Finding a solution
Due to the nature of a warehouse lighting project—a building used to store different types of items—electrical contractors usually start by asking an owner a series of questions. What is the total square footage of the warehouse? Ceiling height? What is to be stored in the facility? Will there be racking? Aisles? Width of aisles? What temperature will the stored items require?
Questions for retrofits can include the following: What is the existing lighting? Is it going to be a simple one-to-one replacement with a more efficient fixture? Is a racking system coming in that will change the existing wiring and possible distribution as far as the circuitry for the lighting system? What are the lamps of choice? What are their efficiency, lumens per watt and light distribution? Is the ballast compatible with other components of the lighting system?
“You have to fit the correct fixture to the correct situation,” North said. “For general warehouse storage, we use a T5 or T8 high bays, and while we use the same T5 or T8 at a wastewater treatment plant—since that facility requires a washdown area—we have to order additional suitable water-resistant plastic shields for the fixtures. On other jobs, we’ve installed corrosion-resistant fixtures if there was a lot of moisture in the air. If something flammable was being stored, we used Class I, Division 1 fixtures.
“No two tenants will have the same needs,” he said. “In one case, a warehouse used for storing batteries was later used to store bread and cake products. Batteries have battery acid and present a more hazardous environment, which have to be rated for Class 1, Division 1 fixtures to make them explosion-proof. Bread is edible, so hazardous lighting is not required. The lighting had to be changed in response to the product and the environment.”
Improvements in warehouse lighting energy efficiency is due in part to sensors that are now included in any warehouse lighting package. Passive infrared sensors measure motion, are based on line of sight and can be used on high bays. Ultrasonic occupancy sensors respond to motion to turn lights on or off and can reduce lighting energy use by up to 60 percent, especially in warehouses where certain areas may not be used frequently.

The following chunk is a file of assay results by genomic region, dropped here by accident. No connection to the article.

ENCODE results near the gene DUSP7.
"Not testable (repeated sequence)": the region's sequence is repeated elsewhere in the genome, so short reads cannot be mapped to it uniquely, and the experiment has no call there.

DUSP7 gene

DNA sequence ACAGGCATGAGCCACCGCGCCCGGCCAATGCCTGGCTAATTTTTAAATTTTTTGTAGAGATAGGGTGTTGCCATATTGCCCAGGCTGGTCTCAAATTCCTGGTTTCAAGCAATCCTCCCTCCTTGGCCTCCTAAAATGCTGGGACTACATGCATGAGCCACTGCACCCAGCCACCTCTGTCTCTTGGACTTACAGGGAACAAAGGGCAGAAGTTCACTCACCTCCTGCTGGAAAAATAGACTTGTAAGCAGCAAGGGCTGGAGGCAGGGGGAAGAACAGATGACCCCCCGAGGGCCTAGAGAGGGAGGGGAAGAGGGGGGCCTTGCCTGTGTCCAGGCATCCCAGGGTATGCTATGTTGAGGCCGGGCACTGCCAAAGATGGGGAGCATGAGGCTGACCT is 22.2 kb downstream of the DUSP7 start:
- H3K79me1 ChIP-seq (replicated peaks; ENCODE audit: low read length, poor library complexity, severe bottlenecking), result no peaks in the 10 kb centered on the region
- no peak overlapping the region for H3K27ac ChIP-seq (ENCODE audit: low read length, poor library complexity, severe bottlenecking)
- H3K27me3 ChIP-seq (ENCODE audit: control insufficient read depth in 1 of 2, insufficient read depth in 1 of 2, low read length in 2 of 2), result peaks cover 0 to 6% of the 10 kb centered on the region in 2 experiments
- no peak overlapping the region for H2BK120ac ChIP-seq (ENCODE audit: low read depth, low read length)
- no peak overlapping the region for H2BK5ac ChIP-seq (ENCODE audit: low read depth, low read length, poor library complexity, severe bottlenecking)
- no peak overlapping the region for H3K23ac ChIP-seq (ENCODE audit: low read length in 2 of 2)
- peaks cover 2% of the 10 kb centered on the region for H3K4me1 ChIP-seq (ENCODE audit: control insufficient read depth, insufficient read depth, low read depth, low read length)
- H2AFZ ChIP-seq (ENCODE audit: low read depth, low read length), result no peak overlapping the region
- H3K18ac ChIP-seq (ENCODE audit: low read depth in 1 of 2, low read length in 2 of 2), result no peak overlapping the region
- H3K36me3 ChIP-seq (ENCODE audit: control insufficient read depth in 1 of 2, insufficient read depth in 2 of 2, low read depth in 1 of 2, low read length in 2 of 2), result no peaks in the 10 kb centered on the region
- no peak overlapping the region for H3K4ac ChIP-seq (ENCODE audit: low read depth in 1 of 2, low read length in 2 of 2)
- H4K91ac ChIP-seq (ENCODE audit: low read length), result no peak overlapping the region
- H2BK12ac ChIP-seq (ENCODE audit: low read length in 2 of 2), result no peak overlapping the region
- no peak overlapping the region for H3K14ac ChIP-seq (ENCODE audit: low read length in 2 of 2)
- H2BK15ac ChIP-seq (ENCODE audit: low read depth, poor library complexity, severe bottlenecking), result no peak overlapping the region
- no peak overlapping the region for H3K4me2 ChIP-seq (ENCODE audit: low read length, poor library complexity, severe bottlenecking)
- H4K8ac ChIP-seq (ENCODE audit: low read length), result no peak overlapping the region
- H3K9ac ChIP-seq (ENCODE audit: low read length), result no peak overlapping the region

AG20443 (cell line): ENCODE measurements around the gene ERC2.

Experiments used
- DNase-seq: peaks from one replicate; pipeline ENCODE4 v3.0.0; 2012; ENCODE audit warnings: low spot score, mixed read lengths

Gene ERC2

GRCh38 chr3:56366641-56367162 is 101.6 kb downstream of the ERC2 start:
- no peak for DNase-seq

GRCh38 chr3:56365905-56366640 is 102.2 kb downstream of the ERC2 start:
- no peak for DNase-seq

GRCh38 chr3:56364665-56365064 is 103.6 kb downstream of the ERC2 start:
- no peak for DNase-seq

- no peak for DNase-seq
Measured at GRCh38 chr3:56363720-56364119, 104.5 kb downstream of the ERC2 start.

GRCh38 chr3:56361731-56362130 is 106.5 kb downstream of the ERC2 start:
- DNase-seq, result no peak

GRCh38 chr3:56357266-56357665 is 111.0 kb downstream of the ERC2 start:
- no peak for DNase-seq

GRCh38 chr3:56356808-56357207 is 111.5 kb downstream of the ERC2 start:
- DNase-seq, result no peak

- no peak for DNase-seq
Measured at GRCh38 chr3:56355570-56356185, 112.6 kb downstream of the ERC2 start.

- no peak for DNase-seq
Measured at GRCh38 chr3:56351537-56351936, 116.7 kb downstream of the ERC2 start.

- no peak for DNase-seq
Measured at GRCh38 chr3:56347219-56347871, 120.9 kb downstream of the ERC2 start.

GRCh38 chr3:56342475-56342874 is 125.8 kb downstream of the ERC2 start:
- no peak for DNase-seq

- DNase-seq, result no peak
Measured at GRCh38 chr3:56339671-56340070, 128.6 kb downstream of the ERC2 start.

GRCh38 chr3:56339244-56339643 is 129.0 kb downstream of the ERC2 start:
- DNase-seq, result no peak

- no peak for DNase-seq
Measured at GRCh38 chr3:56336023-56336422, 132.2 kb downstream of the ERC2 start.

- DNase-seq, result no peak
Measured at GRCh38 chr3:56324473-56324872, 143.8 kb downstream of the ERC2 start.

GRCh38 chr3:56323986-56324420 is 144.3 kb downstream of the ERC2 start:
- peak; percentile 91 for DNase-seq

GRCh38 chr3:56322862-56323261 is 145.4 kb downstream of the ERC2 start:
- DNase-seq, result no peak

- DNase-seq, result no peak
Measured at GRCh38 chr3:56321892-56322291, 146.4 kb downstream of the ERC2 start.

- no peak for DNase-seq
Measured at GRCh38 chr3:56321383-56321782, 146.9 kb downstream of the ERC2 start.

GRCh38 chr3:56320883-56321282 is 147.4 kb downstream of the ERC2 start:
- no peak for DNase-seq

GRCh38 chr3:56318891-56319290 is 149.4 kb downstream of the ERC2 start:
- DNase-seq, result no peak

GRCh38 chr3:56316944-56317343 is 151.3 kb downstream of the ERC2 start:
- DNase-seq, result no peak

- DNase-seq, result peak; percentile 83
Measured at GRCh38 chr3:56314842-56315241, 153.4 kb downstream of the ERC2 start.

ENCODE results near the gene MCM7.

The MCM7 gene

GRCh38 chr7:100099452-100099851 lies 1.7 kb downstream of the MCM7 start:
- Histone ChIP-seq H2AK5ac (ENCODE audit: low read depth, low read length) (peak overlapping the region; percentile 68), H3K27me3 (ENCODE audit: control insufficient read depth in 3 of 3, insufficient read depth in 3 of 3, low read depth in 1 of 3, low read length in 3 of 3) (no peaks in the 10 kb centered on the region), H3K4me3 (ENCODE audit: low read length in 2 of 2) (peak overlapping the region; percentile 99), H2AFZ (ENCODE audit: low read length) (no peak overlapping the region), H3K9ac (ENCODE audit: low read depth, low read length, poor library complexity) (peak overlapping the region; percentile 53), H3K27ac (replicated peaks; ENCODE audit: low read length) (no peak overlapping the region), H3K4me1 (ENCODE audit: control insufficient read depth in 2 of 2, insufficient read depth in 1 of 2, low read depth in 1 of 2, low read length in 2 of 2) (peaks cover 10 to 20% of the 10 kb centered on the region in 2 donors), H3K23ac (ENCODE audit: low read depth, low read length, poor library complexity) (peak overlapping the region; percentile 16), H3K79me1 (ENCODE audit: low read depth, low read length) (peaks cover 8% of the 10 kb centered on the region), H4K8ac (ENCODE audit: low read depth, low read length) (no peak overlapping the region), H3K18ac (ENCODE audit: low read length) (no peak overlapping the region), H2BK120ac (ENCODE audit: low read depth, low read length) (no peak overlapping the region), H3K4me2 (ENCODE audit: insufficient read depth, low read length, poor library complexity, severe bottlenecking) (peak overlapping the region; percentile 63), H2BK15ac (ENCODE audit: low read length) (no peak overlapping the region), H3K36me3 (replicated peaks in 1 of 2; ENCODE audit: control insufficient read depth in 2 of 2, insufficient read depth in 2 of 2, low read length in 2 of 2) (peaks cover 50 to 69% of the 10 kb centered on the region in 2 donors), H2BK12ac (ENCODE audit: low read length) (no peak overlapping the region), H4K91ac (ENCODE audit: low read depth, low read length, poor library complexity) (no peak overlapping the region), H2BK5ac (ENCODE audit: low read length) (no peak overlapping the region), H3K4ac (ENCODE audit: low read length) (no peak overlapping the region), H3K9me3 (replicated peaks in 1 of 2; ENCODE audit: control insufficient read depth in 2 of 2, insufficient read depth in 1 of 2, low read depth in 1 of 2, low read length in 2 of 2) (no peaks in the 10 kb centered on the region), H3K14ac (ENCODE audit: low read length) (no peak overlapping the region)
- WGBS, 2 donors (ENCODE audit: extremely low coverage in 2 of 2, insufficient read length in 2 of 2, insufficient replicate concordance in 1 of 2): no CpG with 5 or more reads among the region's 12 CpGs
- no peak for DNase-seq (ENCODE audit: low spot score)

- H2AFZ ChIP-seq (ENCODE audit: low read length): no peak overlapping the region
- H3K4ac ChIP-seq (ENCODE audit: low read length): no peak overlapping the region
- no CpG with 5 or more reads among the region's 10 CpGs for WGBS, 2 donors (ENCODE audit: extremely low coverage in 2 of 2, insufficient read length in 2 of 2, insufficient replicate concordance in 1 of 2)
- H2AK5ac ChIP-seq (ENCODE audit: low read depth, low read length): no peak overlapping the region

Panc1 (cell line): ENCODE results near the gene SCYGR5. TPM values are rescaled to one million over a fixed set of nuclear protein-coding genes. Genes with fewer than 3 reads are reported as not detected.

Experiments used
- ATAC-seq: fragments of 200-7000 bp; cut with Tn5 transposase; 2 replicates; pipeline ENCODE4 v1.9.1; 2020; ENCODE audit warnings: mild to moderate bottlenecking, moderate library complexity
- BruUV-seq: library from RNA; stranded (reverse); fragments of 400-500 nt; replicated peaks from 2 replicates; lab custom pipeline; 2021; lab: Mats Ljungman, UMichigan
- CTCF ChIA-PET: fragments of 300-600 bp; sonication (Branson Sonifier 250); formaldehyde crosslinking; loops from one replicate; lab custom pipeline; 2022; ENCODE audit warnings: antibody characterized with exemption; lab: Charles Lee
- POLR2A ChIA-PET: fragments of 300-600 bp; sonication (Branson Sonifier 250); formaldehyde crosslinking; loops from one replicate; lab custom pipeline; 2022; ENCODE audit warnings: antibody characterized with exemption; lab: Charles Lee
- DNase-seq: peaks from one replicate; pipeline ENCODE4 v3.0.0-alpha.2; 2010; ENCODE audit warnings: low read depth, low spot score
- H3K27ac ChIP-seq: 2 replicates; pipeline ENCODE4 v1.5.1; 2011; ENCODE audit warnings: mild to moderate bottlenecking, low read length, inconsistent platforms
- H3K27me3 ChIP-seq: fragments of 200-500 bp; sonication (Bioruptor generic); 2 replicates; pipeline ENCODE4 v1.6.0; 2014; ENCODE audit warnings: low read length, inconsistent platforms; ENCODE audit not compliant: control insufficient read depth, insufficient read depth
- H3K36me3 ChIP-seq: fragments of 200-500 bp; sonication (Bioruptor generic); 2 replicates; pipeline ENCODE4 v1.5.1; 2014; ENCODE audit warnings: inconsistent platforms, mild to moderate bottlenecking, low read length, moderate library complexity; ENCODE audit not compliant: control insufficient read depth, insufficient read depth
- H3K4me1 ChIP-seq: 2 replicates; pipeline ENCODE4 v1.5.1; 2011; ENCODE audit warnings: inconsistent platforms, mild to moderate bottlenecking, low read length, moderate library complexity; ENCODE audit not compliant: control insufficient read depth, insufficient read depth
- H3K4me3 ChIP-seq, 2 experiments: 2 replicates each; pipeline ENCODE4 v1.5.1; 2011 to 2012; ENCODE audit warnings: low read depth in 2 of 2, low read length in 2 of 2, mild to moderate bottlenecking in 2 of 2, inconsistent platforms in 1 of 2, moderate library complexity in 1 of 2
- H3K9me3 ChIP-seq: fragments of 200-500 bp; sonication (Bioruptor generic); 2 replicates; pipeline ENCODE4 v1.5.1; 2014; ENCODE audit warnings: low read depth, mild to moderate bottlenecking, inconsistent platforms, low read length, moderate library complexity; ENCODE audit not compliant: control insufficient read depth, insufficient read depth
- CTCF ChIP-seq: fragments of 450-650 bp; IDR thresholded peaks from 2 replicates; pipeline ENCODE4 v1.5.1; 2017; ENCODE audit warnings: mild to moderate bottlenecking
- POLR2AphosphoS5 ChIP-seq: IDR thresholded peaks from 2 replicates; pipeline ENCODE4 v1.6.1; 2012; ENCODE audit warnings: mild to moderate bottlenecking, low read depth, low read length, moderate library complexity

“More sophisticated products have contributed in the long run to increased efficiency,” Holt said. “For example, by adding occupancy controls and daylight photocells to individual light fixtures, we’re now able to control lighting in areas or zones of a warehouse that are often unoccupied.”
Daylight harvesting is also being used in warehouses, especially in sunny western states where skylights are present. Photocells in the skylight measure the daylight level. Sensors are used for load shedding when the natural light contributes to the foot-candles averages through lighting control panels. Yet, those advancements have also complicated the EC’s role.
“Some customers want independent controls of individual fixtures. As electrical contractors, we have to install and program the controls,” Holt said. “It’s a challenge. In the 1990s and early 2000s, we simply hooked up the light fixtures to a breaker and a subpanel and turned those on in the morning and turned them off in the afternoon. Now, especially with Title 24 in California, which requires monitoring of foot-candle levels and daylight harvesting and shutting off lights when there’s a specific foot-candle at the floor, we are required to have a lighting control panel that is mounted adjacent to the lighting panel where we run the circuits through the contacts or relays and have an automatic time switch inside the lighting control panel that will turn lights on and off. Doing a complete new layout of the light fixtures along with the circuitry—making existing circuitry work with the new lighting layout—is challenging in an engineering way.”
Yet, it can be profitable for electrical contractors who want the challenge.